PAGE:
As the sun starts setting on a crisp fall evening, Marco Rubio takes the stage in the backyard of a former editor of the New Hampshire Union Leader for a classic New Hampshire campaign event, a house party. “I love this weather,” Rubio says. “It doesn’t make you sweat.” Rubio flashes a smile, and the crowd laughs. For a couple weeks now, Donald Trump has been mocking Rubio for, of all things, perspiring during the last GOP presidential debate.
Jeb Bush is qualifying some recent criticism of fellow Floridian and GOP rival Marco Rubio. Last week the former Florida governor said that the young senator does not have the “skills to fix things” as president. (See update below.)
Zeke Miller of Time magazine reports on Bush’s change of tune Wednesday:
The fallout from Scott Walker's exit from the presidential race continues in Iowa, which had been the Wisconsin governor's stronghold. The Des Moines Register's Jennifer Jacobs reports that Texas senator Ted Cruz has gained the support of three of Walker's county chairs:
3 Iowans who backed Scott Walker are now Ted Cruz county co-chairs: Phyllis Gannon/Green Co., Barb Pape/Clayton Co., Dean Hamilton/Henry Co.
Four members of Scott Walker's Iowa campaign are now aligning with Marco Rubio. With the Wisconsin governor exiting the presidential race Monday, the Walker campaign's network of activist supporters in the early primary states are free to endorse other candidates.
In Iowa, three county chairs and a university student leader are now supporting Rubio, the Florida senator. Melody Slater of Lee County, Matt Giese of Dubuque County, and Alan Ostergren of Muscatine County, have all shifted their support for Rubio.
Florida senator Marco Rubio has picked up the support of a South Carolina Republican activist who had previously supported Scott Walker.
Drew Johnson, who serves on the Chester County GOP committtee, tells THE WEEKLY STANDARD he will be supporting Rubio now that Walker has suspended his campaign.
“Marco has a positive vision for a new American century and he is the candidate who gives our party the best opportunity to defeat Hillary Clinton in 2016," said Johnson. "Marco has my complete support and I look forward to helping him win South Carolina’s primary in February.”
A new CNN poll of the registered Republican and Republican-leaning voters finds Carly Fiorina taking second place in the GOP presidential primary, behind Donald Trump and just one point ahead of Ben Carson. The poll, taken over the course of the three days following CNN's September 16 debate, found Trump with 24 percent support, down 8 points from the same poll earlier this month and back to where he was in the CNN poll a month ago.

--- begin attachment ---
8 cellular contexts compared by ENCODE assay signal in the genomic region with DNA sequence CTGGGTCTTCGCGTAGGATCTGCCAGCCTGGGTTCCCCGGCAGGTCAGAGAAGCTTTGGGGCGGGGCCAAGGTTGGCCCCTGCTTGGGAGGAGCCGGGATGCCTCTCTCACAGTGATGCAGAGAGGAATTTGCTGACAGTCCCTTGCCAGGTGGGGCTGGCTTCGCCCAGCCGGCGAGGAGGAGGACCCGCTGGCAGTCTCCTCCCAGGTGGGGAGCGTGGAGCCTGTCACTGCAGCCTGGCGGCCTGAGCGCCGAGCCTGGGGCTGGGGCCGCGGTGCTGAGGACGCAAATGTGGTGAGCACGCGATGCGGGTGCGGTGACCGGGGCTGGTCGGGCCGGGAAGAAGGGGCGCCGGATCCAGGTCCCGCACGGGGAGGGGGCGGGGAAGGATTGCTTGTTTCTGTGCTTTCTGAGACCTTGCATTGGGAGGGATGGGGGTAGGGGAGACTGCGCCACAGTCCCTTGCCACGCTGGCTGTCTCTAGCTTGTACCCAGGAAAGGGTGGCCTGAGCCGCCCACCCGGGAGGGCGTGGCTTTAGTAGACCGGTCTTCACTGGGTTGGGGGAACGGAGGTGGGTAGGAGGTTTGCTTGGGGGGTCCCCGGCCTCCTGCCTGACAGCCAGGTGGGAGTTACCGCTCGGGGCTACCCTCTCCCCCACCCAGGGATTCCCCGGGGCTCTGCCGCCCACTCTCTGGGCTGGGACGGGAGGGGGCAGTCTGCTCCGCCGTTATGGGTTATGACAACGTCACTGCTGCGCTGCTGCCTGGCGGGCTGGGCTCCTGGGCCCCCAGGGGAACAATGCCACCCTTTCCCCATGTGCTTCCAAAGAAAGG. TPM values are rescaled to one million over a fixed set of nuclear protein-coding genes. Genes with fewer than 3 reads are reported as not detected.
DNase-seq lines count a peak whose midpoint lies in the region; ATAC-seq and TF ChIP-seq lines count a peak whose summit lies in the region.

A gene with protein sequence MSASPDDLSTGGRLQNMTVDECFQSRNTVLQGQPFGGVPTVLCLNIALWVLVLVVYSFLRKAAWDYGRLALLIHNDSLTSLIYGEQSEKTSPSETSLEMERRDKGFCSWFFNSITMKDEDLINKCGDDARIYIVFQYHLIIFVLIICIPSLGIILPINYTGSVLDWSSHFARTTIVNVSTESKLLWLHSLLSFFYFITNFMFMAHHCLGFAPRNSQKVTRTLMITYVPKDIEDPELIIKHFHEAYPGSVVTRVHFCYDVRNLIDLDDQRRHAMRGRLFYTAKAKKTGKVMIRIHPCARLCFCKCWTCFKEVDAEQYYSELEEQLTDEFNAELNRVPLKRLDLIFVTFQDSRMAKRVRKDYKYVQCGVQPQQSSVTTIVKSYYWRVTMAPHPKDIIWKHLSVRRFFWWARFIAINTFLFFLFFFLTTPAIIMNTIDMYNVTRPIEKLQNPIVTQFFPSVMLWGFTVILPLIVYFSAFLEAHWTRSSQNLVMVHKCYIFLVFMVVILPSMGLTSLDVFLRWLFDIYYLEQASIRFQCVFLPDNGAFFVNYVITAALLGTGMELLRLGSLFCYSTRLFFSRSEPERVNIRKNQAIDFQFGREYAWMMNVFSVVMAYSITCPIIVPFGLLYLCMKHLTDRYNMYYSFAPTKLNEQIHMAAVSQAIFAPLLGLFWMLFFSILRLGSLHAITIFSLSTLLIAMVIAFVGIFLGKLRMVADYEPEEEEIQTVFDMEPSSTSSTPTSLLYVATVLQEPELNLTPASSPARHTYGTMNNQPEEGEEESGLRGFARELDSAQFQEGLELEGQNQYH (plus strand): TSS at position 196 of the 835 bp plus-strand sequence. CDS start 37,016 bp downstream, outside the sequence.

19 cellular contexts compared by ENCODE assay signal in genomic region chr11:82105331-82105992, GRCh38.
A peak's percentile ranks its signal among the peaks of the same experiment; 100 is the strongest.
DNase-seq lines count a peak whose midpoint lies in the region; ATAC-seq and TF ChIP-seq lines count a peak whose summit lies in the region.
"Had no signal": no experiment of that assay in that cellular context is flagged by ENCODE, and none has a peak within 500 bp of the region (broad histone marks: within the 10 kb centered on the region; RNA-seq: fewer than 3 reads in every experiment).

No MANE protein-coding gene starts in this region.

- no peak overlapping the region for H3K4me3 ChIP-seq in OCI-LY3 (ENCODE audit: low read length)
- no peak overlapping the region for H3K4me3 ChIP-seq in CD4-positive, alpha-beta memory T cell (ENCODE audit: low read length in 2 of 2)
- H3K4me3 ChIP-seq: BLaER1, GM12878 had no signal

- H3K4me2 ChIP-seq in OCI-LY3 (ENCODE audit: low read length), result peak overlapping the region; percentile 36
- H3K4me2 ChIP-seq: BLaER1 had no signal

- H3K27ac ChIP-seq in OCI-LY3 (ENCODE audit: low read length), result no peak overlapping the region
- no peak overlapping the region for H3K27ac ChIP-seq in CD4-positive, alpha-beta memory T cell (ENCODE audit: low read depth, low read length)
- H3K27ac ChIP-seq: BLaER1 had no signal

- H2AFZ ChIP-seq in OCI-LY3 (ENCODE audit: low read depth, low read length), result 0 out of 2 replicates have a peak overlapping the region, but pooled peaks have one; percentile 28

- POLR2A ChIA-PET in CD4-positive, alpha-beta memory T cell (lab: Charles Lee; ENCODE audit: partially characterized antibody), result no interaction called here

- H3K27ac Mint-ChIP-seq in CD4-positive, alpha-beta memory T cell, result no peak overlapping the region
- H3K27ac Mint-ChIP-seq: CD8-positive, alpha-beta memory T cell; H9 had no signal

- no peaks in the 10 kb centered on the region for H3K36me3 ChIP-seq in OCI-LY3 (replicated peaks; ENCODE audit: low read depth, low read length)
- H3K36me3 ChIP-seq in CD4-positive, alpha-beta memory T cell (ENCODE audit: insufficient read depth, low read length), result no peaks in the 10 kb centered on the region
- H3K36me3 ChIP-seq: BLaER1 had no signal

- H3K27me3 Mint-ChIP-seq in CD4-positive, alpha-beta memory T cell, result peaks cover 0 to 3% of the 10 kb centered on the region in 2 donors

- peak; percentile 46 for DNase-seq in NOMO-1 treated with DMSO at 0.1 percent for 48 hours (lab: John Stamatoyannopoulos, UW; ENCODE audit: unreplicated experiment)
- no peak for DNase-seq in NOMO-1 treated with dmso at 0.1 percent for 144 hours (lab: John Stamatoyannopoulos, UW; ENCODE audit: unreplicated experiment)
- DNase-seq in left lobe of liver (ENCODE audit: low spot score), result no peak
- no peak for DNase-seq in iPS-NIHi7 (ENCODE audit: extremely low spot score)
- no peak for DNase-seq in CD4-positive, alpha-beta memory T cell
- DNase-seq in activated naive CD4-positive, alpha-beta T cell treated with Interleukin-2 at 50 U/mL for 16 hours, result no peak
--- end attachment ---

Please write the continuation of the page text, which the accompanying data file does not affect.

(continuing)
We heard today from an experienced campaign hand whose judgment we at TWS have come very much to respect:
People I've talked to since the debate can't imagine Kasich, Walker, Huckabee, Carson or Paul getting the nomination. Kasich and Walker in particular were hurt badly if not fatally in the last 24 hours. And the same folks think neither Cruz nor Trump could win unless it were a year any Republican could win.
I'd expect Christie and Rubio to get a fresh look after last night, and Carly to vault in primary polls--maybe even to the lead.
While their fireworks have earned Carly Fiorina and Donald Trump the most attention after Wednesday night’s Republican debate in California, the winner for the most detailed and substantive performance may go to Marco Rubio.
This was a debate I thought would never end. It lasted for three hours and seemed like longer. We even learned from each of the eleven Republican presidential candidates whose face should be on the $10 bill. No blood was spilled, metaphorically speaking. There were no losers.
Senator Marco Rubio explained foreign policy in Russia and Syria concisely during Wednesday's Republican Debate. Putin is "trying to replace us as the single most important power broker in the Middle East and this president is allowing it." Watch the full clip here:
New polls of likely Republican voters in two early primary states show Donald Trump maintaining a solid lead for the presidential nomination. The CBS News/YouGov tracking polls in both Iowa and New Hampshire show the real-estate magnate and reality TV star with big leads in those states.
Debbie Wasserman Schultz, the chair of the Democratic National Committee, came out swinging against several of the Republican candidates for president in a Thursday breakfast with reporters. The Florida congresswoman reserved most of her fire for her fellow Sunshine Staters, calling Marco Rubio a "chicken" and criticizing Jeb Bush for following the lead of Donald Trump. Wasserman Schultz also said Trump's "extremism" is "holding a mirror up to the Republican party of today."
The results of the latest straw poll of WEEKLY STANDARD readers are in. It's not a scientific poll, of course—but since the respondents are very perceptive WEEKLY STANDARD readers, I'm going to claim (why not?) that the results are a suggestive leading indicator of where the GOP race may be going.